|US8677999||Aug 21, 2009||Mar 25, 2014||Breathe Technologies, Inc.||Methods and devices for providing mechanical ventilation with an open airway interface|
|US8770193||Apr 17, 2009||Jul 8, 2014||Breathe Technologies, Inc.||Methods and devices for sensing respiration and controlling ventilator functions|
|US8776793||Apr 17, 2009||Jul 15, 2014||Breathe Technologies, Inc.||Methods and devices for sensing respiration and controlling ventilator functions|
|US8925545||Sep 26, 2008||Jan 6, 2015||Breathe Technologies, Inc.||Methods and devices for treating sleep apnea|
|US8939152||Sep 30, 2011||Jan 27, 2015||Breathe Technologies, Inc.||Methods, systems and devices for humidifying a respiratory tract|
|US8955518||Feb 3, 2012||Feb 17, 2015||Breathe Technologies, Inc.||Methods, systems and devices for improving ventilation in a lung area|
|US8985099||Feb 17, 2012||Mar 24, 2015||Breathe Technologies, Inc.||Tracheostoma spacer, tracheotomy method, and device for inserting a tracheostoma spacer|
|US9132250||Sep 3, 2010||Sep 15, 2015||Breathe Technologies, Inc.||Methods, systems and devices for non-invasive ventilation including a non-sealing ventilation interface with an entrainment port and/or pressure feature|
|US9132256||Apr 26, 2013||Sep 15, 2015||Resmed Limited||Connector for a respiratory mask and a respiratory mask|
|US9168346||Aug 14, 2013||Oct 27, 2015||Carefusion 2200, Inc.||Nasal continuous positive airway pressure device|
|US9180270||Apr 2, 2010||Nov 10, 2015||Breathe Technologies, Inc.||Methods, systems and devices for non-invasive open ventilation with gas delivery nozzles within an outer tube|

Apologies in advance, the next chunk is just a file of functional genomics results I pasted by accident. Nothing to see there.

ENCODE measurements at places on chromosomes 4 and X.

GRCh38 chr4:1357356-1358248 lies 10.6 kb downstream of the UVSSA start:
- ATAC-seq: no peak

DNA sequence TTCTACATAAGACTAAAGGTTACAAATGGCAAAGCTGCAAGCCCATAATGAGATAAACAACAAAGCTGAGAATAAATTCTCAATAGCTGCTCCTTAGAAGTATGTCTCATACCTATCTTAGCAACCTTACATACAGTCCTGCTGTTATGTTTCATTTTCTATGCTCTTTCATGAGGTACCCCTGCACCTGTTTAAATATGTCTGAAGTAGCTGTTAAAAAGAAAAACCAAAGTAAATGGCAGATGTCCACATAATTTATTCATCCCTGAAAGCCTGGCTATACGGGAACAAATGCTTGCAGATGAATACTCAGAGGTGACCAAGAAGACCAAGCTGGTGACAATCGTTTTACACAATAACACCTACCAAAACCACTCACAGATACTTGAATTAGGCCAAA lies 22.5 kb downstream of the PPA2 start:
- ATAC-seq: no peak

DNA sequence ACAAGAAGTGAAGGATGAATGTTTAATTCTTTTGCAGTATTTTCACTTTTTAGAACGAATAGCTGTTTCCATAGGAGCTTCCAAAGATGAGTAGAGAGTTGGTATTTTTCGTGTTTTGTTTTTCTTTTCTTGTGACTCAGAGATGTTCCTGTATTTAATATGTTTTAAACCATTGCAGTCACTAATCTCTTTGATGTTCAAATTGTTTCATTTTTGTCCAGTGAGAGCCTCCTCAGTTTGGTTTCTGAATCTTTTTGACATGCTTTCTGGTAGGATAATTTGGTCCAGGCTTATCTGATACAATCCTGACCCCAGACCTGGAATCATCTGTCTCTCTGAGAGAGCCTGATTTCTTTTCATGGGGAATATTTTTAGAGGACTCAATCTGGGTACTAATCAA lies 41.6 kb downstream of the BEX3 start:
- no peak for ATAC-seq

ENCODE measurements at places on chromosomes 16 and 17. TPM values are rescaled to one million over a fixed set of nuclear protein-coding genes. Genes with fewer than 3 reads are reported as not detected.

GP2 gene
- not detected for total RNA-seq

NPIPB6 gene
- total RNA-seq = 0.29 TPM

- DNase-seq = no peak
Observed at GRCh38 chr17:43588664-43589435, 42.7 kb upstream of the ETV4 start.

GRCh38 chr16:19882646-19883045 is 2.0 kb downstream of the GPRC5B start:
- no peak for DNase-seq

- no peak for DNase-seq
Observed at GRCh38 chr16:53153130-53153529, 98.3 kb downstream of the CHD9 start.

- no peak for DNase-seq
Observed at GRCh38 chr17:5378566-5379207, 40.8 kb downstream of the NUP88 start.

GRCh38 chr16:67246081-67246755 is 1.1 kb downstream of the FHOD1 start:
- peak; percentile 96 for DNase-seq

|US20020157672 *||Jun 5, 2002||Oct 31, 2002||Resmed Limited||Mask ports|
|US20030000533 *||Feb 7, 2002||Jan 2, 2003||Olsen Gregory James||Breathing assistance apparatus|
|US20030047185 *||Sep 13, 2002||Mar 13, 2003||Olsen Gregory James||Breathing assistance apparatus|
|US20030111080 *||Oct 23, 2002||Jun 19, 2003||Olsen Gregory James||Breathing assistance apparatus|
|US20040016432 *||Jul 21, 2003||Jan 29, 2004||Harald Genger||Anti-snoring device, method for reducing snoring, and a nasal air cannula|
|US20040020488 *||Aug 1, 2003||Feb 5, 2004||Med In (Medical Innovations Vertriebs Gmbh)||Device for generating a continuous positive airway pressure (CPAP device)|
|US20040025881 *||Aug 8, 2003||Feb 12, 2004||Redmed Limited||Connector for a respiratory mask and a respiratory mask|
|US20040035428 *||Aug 22, 2003||Feb 26, 2004||Fisher & Paykel Healthcare Limited||Breathing assistance apparatus|
|US20040065330 *||Jul 14, 2003||Apr 8, 2004||Landis Robert M.||Dynamic infant nasal CPAP system and method|
|US20040134498 *||Oct 20, 2003||Jul 15, 2004||Roger Strickland||Nasal cannula|
|US20050028820 *||Oct 25, 2002||Feb 10, 2005||Smith Nicholas Charles Alan||Nasal masks|
|US20050045182 *||Jun 28, 2004||Mar 3, 2005||Wood Thomas J.||Nasal interface and system including ventilation insert|
|US20050051177 *||Sep 10, 2003||Mar 10, 2005||Wood Thomas J.||Nasal interface and system including ventilation insert|
|US20050092329 *||Oct 29, 2003||May 5, 2005||Sta-Maria Rosalinda C.||Nasal continuous positive airway pressure cannula device and securement for infants|
|US20050150493 *||Feb 21, 2003||Jul 14, 2005||Stephen Foster||Breathing device|
|US20050205098 *||Mar 18, 2005||Sep 22, 2005||Samsun Lampotang||Apparatus and method to deliver dilute O2 by nasal cannula or facemask|
|US20060011198 *||Jul 22, 2003||Jan 19, 2006||Hasdi Matarasso||Respiratory aid apparatus and method|
|US20060112961 *||Nov 29, 2004||Jun 1, 2006||Hany Aly||Pediatric mask, especially suited for premature infants|
|US20060144401 *||Sep 18, 2003||Jul 6, 2006||Poul Boelt||Pressure reducing device|
|US20060144405 *||Feb 28, 2006||Jul 6, 2006||Resmed Limited||Connector for a respiratory mask and a respiratory mask|
|US20060180149 *||Jan 28, 2004||Aug 17, 2006||Hasdi Matarasso||A respiratory aid system and method|
|US20060266362 *||Aug 4, 2006||Nov 30, 2006||Smith Nicholas C A||Nasal masks|
|US20070125379 *||Dec 2, 2005||Jun 7, 2007||Brian Pierro||Nasal continuous positive airway pressure device and system|
|US20070144517 *||Feb 23, 2007||Jun 28, 2007||E.M.E. Limited||Breathing device|